One more example, the 1833 New Hampshire Confession, speaks of regeneration in this way: We believe that, in order to be saved, sinners must be regenerated, or born again; that regeneration consists in giving a holy disposition to the mind; that it is effected in a manner above our comprehension by the power of the Holy Spirit, in connection with divine truth, so as to secure our voluntary obedience to the gospel; and that its proper evidence appears in the holy fruits of repentance, and faith, and newness of life." Here we see how regeneration not only affects the heart (seat of emotions) and the mind with respect to their illumination, but also the will with regards to its inclination. Such is the understanding of God's work of regeneration through some of the thoughts of earlier Christians. But now, the true measure of any doctrine is to see what the Bible teaches.
The Biblical source, the effects and the activities involved in the New Birth
The New Testament speaks of the beginning of Christian salvation as being that of a "New Birth". Jesus for example in John 3:1-8 discusses with Nicodemas what it means to be "born-again". Peter too talks about being "begotten" or "born again" by God in 1 Peter 1:3 and 23. This language of "birthing" and "regeneration" to describe saving faith is used in Titus 3:5 - "He saved us, not on the basis of deeds which we have done in righteousness, but according to His mercy, by the washing of regeneration and renewing by the Holy Spirit."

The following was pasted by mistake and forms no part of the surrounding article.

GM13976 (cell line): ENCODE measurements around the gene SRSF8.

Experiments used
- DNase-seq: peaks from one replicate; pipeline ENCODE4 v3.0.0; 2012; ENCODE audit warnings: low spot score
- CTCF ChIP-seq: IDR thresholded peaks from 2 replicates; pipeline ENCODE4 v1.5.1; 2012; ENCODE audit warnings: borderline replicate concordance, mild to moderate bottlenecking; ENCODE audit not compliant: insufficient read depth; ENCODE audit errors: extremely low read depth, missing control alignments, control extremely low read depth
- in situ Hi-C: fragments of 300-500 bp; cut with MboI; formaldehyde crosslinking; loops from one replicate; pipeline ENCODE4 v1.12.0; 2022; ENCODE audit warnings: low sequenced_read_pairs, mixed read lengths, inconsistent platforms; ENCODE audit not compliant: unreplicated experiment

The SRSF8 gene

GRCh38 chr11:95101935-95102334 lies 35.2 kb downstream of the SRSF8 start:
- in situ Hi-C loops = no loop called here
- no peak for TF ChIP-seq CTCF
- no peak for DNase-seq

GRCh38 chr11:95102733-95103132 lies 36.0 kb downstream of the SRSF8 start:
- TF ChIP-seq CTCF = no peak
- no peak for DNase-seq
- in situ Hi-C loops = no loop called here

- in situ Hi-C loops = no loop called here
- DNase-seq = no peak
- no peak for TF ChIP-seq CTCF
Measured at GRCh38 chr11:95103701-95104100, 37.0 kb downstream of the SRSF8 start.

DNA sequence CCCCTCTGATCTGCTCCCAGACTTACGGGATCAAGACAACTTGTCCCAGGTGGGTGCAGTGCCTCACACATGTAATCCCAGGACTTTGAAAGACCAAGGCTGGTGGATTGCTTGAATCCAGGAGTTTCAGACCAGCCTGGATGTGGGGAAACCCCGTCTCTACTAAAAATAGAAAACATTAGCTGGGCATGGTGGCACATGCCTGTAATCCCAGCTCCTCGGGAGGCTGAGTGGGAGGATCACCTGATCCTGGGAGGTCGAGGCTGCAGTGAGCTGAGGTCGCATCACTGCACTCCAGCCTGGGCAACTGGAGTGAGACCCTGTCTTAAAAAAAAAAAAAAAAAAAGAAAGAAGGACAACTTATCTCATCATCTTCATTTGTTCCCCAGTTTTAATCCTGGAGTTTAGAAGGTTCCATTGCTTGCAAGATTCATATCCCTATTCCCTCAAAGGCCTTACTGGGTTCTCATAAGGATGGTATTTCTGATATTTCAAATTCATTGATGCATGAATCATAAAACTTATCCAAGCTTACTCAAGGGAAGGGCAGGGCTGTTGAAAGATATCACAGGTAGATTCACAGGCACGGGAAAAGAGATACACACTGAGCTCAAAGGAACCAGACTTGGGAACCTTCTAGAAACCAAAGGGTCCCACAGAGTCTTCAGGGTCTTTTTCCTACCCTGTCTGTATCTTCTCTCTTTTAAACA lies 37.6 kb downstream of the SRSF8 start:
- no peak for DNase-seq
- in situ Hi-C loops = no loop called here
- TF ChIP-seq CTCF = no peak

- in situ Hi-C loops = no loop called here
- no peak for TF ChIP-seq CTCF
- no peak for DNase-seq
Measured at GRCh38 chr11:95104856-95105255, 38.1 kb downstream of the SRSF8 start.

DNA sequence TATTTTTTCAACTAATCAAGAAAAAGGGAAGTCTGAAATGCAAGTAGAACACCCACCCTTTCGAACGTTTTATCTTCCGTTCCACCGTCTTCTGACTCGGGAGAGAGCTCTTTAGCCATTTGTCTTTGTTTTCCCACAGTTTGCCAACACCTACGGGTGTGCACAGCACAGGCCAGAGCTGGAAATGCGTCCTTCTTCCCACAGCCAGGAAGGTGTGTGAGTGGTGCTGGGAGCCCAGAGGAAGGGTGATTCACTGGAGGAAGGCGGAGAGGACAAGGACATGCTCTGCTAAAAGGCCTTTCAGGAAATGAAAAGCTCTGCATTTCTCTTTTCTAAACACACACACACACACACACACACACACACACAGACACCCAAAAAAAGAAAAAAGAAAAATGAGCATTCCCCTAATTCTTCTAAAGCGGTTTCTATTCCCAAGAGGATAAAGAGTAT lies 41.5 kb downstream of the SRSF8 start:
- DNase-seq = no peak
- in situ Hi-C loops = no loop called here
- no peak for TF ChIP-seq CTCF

James 1:17-21 is the text I want us to specifically focus upon in drawing to a close today's post on the New Birth, since James was the first New Testament Book. As you go down through James' treatment, you discover the following about the New Birth or as it is sometimes termed "regeneration":
1. The New Birth Comes from God. James 1:17
This is clearly the origin of the New Birth. This tells us that salvation by its very nature is a genuine miracle. We could call this first thought the "source" of regeneration or the New Birth.
2. The New Birth Brings a change of heart. James 1:18
The New Birth, being a work of God, brings with it the grace that accompanies salvation. As we will see in later blogs, whenever you and I have been born again - there must needs had been a change of heart. We could term this the "effects" of the New Birth or regeneration.
3. The New Birth Involves faith and repentance. James 1:19-21
Any definition of the New Birth must include "faith and repentance". Apart from faith and repentance, the New Birth simply will not occur. James speaks about both repentance (James 1:19-21a) and faith (1:21b) in this authoritative definition of "The New Birth". We could call this last point the "activities involved" in the New Birth.
I would encourage the reader to study over James 1:17-21 and the other texts mentioned in today's blog to gain a better understanding of this essential truth of Christian salvation - The New Birth. Furthermore, consider again what older Christians taught, since how Biblical truth was expressed in former generations can shine fresh light on current study and application of such truth. One thing is for certain - the New Birth and its attendant graces is a miracle of God wrought in the heart and thus marking the beginning point of salvation.